George Washington Papers

To George Washington from John Beatty, 15 October 1778

From John Beatty

Princetown [N.J.] Octr 15th 1778


I am honoured with your two letters of the 26th Ulto & 8th Inst. The former, Inclosing that of Mr Mersereau’s, I have duly noted—& now trouble your Excelly with the Answer, which I must request may be forwarded to him by the earliest conveyance1—Should that Gentleman appear to make his defence, I wish also to have a hearing, as perhaps I may adduce some circumstances to support the Charge.

In Answer to your last, I am to Acquaint your Excelly—That my omitting to lay before you the detail want & condition of the Pris’ners with the Enemy, the better to Enable you to represent their real situation to Congress; did not arise from want of attention to their Sufferings—but from some sugestions which I learned after my return, of the disposition of Congress to render them assistance & relieve their wants—& I have no[w] the pleasure to Inform your Excelly, that time has confirmed my Suppositions: they having granted a Sum more than suffi cient to discharge the whole of their public Debts2—my being obliged from the Instructions of Congress to attend immediately to this Buisness & supplying the Prisnrs with Cloathing suitable for the Ensuing season, may perhaps detain me a week or two longer from Head Quarter, than I at first intended—but flatter myself Mr Adams attends you steadily.3

I am also to acquaint your Excelly—That I thought proper to defer laying before you a representation of the Case of Captains Robinson & Gault, (who were taken out of a Flag Boat last winter & since detained with the Enemy) as Mr Loring has since informed by Letter—That Genl Sir Henry Clinton has given them assurances, that they shall be speedily released.4

Mr Boudinot has promised to lay before you, the state of the Stores &ca that were destroyed by the Enemy some time since in their Excursion to middle Town point as it hapned during Mr Boudinotts time in office—being therefore better Acquainted with the Circumstances—& he having already wrote to Genl Jones, demanding payment for it: I thought it best he should make the representation to you—stating the Facts in a clear Light.5 I am Sir with great respect your most Obedt Humble Servt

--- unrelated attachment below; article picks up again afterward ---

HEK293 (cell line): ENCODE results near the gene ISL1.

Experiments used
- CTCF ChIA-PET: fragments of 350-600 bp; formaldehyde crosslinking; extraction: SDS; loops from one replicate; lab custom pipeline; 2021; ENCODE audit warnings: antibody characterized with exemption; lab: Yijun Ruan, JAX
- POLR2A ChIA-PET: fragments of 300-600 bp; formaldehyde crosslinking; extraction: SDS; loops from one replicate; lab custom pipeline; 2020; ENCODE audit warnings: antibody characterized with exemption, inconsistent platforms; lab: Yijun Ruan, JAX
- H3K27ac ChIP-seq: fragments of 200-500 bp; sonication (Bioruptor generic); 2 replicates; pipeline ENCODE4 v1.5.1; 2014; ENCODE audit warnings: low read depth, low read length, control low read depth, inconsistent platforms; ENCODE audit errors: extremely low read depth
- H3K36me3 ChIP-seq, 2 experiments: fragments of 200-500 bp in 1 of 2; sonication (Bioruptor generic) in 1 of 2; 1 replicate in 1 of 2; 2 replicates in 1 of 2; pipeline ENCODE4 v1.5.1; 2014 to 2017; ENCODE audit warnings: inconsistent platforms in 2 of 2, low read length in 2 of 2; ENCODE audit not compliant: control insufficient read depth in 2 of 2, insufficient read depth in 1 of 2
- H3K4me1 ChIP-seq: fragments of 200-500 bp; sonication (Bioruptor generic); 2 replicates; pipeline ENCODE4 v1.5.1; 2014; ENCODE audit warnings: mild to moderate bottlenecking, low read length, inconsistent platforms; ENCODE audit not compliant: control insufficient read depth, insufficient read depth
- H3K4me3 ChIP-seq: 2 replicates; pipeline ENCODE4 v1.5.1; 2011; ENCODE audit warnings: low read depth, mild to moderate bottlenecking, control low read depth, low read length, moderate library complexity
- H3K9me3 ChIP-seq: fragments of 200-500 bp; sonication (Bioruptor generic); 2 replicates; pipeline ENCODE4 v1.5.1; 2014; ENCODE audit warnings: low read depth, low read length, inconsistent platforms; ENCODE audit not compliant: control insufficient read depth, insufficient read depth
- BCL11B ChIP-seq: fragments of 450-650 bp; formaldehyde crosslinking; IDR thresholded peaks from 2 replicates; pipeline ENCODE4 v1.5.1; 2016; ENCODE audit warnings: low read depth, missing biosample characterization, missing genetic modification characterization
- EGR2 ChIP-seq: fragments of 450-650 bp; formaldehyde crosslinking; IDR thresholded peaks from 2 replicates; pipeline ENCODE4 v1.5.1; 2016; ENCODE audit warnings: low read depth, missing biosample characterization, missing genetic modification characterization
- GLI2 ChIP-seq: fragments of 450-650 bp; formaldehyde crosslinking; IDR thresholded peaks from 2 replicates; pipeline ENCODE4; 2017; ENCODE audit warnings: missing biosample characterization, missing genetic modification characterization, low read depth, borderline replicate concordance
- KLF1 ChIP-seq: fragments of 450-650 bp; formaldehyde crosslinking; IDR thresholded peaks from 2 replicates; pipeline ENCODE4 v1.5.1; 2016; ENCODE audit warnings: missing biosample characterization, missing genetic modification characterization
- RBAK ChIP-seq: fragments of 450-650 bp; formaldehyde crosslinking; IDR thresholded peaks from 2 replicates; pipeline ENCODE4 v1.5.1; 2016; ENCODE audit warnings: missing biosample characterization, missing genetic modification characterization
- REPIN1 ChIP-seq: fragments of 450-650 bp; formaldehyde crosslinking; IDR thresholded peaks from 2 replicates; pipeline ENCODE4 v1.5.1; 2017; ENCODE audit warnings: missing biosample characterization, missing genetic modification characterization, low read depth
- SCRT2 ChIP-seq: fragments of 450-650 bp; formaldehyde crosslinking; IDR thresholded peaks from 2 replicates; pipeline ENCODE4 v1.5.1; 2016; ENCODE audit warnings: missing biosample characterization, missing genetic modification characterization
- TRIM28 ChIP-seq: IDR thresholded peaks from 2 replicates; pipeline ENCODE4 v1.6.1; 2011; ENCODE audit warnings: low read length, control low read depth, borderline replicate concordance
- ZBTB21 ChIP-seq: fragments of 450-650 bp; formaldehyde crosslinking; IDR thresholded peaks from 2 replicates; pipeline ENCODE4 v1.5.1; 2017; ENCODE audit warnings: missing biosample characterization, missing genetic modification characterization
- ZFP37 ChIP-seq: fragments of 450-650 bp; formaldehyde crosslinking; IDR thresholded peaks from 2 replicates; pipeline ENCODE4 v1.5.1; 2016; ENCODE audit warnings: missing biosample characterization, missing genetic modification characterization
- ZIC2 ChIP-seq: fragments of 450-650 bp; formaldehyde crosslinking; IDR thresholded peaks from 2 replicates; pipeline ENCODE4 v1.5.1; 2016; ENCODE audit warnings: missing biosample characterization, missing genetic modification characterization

Jno. Beatty—Com: Gen: Prisrs


1Beatty’s answer regarding the prisoner of war issues that Joshua Mersereau raised in his letter to GW of 31 Aug. has not been identified, but it apparently was addressed to Mersereau.

2Congress resolved on 5 Oct. that “fifty thousand dollars in specie be advanced to Colonel John Beatty, commissary general of prisoners, for the use of the prisoners in the hands of the enemy, and to discharge the debts of those exchanged; and that the commissary general make monthly returns of his expenditures to the Board of Treasury” (JCC description begins Worthington Chauncey Ford et al., eds. Journals of the Continental Congress, 1774-1789. 34 vols. Washington, D.C., 1904–37. description ends , 12:980). Beatty had requested funds for this purpose in his letter to Congress of 3 Oct. (DNA:PCC, item 41).

3John Adam, who had been appointed a deputy commissary of prisoners by Elias Boudinot, apparently was stationed at Washington’s headquarters, but on 22 Oct. he was at Peekskill preparing to return to Fredericksburg (see Adam’s proposition for a prisoner exchange, that date, in Hastings and Holden, Clinton Papers description begins Hugh Hastings and J. A. Holden, eds. Public Papers of George Clinton, First Governor of New York, 1777–1795, 1801–1804. 10 vols. 1899–1914. Reprint. New York, 1973. description ends , 4:186–87).

4For accounts of this affair involving Captains Isaiah Robinson and Nathaniel Galt, see Francis Hopkinson to GW of 16 Mar. 1778, and note 1 to that document; see also GW to William Livingston, 5 Oct. 1778. Robinson was released or exchanged by the summer of 1779, and Galt was exchanged by March 1780.

5For the British burning of a mill and three storehouses at Middletown Point (now Matawan) in Monmouth County, N.J., on 27 May 1778, see Andrew Brown to Anthony Walton White, 28 May 1778, in note 1 to Stephen Moylan to GW, 2 June 1778; see also the Independent Ledger, and American Advertiser (Boston) for 29 June 1778. Neither Elias Boudinot’s letter to British major general Daniel Jones requesting payment for the damage nor any letter from Boudinot to GW giving a detailed account of it have been identified.

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